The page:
10. A little off topic here but you made me choke on my coffee so I need to respond Jackson is NOT the Bowman of basketball. Bowman took a perpetually losing team formerly known as the "Dead Things" and turned them into the dynasty that the Red Wings are today. Jackson was carried by the greatest basketball player on the planet to some titles. Once Jordan was done in Chicago, Jackson was done. From there he went to riding the Lakers bandwagon on the backs of Shaq and Kobe. Add to the fact the he coaches teams with the dominant players of the era, the officiating in the NBA is rather suspect when it comes to the Lakers and what they can get away with. Phil Jackson may be a decent coach who can win with enough talent but he is not in the same league as Bowman. In the fact that he has a lot of hardware like Bowman, yes. In coaching ability, not even close.
  11. Nice. Get your ass handed to you in a debate so you resort to personal attacks. "Sullying the integrity of Wings fans" omfg too funny. How about a rebutal of anyones argument instead of personal attacks or YOU put a sock in it.
  12. Brett Hull, skate, crease. Refs blowing games, series, playoffs with bad calls/non-calls is not unheard of.
  13. I don't understand why Orpik doesn't get more love. Gonchar got all the hype coming into the series and played good, but not great hockey for the series. Orpik was like an uncaged animal back there. I think there were times that he hit every single one of our players on the ice, on the same shift. I don't have a clue how he played in the regular season but I was impressed from what I saw in the playoffs. As far as not making great passes to get the puck up ice, I would lay that on the forwards more than the D-men. They got almost zero support from their forwards who were constantly racing up ice hoping to get the long stretch pass. Orpik (or any Pens D-man for that matter) would do better if he had forwards like ours who are always supporting the D. For that matter Gonchar might actually have Norris potential if he got a little help from his forwards. There are a lot of teams in the East who would improve with this guy on their blueline.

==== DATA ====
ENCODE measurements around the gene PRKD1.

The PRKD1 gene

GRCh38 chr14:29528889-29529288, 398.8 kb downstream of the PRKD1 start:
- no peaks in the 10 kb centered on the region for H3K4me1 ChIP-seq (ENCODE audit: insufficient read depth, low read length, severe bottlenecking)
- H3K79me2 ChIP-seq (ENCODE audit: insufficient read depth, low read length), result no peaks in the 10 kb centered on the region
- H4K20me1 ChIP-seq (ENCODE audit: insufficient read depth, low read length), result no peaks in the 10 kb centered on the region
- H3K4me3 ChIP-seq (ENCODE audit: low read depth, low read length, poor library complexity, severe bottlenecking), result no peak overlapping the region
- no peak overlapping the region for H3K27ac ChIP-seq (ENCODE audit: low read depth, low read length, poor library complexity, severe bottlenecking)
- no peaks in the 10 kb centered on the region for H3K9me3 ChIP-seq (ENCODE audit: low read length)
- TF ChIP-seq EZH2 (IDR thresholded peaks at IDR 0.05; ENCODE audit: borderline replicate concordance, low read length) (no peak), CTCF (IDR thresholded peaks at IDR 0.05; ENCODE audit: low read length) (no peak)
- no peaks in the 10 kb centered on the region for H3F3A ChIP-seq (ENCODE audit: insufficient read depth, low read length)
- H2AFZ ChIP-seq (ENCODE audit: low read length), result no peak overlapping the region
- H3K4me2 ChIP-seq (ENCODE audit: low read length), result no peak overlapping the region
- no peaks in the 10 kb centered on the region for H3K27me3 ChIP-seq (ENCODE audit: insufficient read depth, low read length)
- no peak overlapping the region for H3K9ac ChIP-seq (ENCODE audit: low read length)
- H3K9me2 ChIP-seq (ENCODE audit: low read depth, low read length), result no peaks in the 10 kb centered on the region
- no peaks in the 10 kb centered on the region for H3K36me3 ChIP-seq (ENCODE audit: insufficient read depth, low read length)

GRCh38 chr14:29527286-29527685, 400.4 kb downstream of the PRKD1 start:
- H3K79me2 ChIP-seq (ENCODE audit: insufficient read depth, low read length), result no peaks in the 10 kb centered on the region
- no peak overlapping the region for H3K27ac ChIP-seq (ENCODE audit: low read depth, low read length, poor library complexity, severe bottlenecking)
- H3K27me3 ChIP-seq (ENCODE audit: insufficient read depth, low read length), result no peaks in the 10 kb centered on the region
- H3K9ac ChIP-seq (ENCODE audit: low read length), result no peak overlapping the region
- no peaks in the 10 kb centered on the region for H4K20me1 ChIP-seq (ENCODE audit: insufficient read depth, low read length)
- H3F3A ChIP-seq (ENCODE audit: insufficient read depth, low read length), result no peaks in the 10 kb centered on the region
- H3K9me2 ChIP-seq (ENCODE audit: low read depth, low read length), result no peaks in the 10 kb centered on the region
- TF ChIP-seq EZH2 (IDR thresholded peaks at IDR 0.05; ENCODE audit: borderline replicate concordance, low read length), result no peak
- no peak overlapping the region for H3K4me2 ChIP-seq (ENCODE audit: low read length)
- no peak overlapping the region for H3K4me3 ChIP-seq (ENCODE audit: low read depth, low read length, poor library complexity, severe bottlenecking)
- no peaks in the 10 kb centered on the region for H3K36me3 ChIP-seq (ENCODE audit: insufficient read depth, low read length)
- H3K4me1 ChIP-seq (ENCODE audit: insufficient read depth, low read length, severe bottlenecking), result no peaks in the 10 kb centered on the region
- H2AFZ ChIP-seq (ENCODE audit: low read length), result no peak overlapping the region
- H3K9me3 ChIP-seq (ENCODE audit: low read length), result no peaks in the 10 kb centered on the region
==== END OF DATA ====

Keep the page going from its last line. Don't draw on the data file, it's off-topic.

14. In a perfect world, yes. In this case, not a chance. It's true the refs SHOULD be a non-factor, but almost noone in the hockey world believes that of the finals this year. Biased or just plain bad, there is no denying the refs were a major factor in the series and were very close to being an even bigger one. If not for a spectacular play by Osgood the Pens tie it up and possibly win in overtime and get a chance at taking the series in game seven. All this because the refs handed them a six on four and then refused to take it away by not calling three blatant penalties. The Datsyuk trip, the stick slashed of of Lilja's hands, and his stick getting swept away once it is loose. All those calls are automatic if the officiating is even halfassed. So it's ok to make calls with 90 seconds left in the game if they're in the Pens favor, but not with 20 seconds in the game if it goes against them? Wtf kind of standard is that? Games have been won and lost with less than 5 seconds on the clock so their is absolutely no good time to let obvious penalties go uncalled because of time left in the game. You can look back at this and say so what the Wings won anyway. I'm fine with that if that's your opinion. But to say that the officiating was fine and dandy just because the matchup was lopsided enough for the Wings to overcome the officiating is crazy in my book. Bad is bad, and the officiating, for whatever reason, was the worst that I and a great number of other long time hockey fans have ever seen throughout a series. Now that so many commentators, writers, and others around hockey have come out and said they believe the officiating stunk, it's no longer valid to say that the complaints are just coming from a bunch of Red Wing homers.
  15. Let's get our bids in on Hossa and Orpik. The two best Pens of the series if you ask me.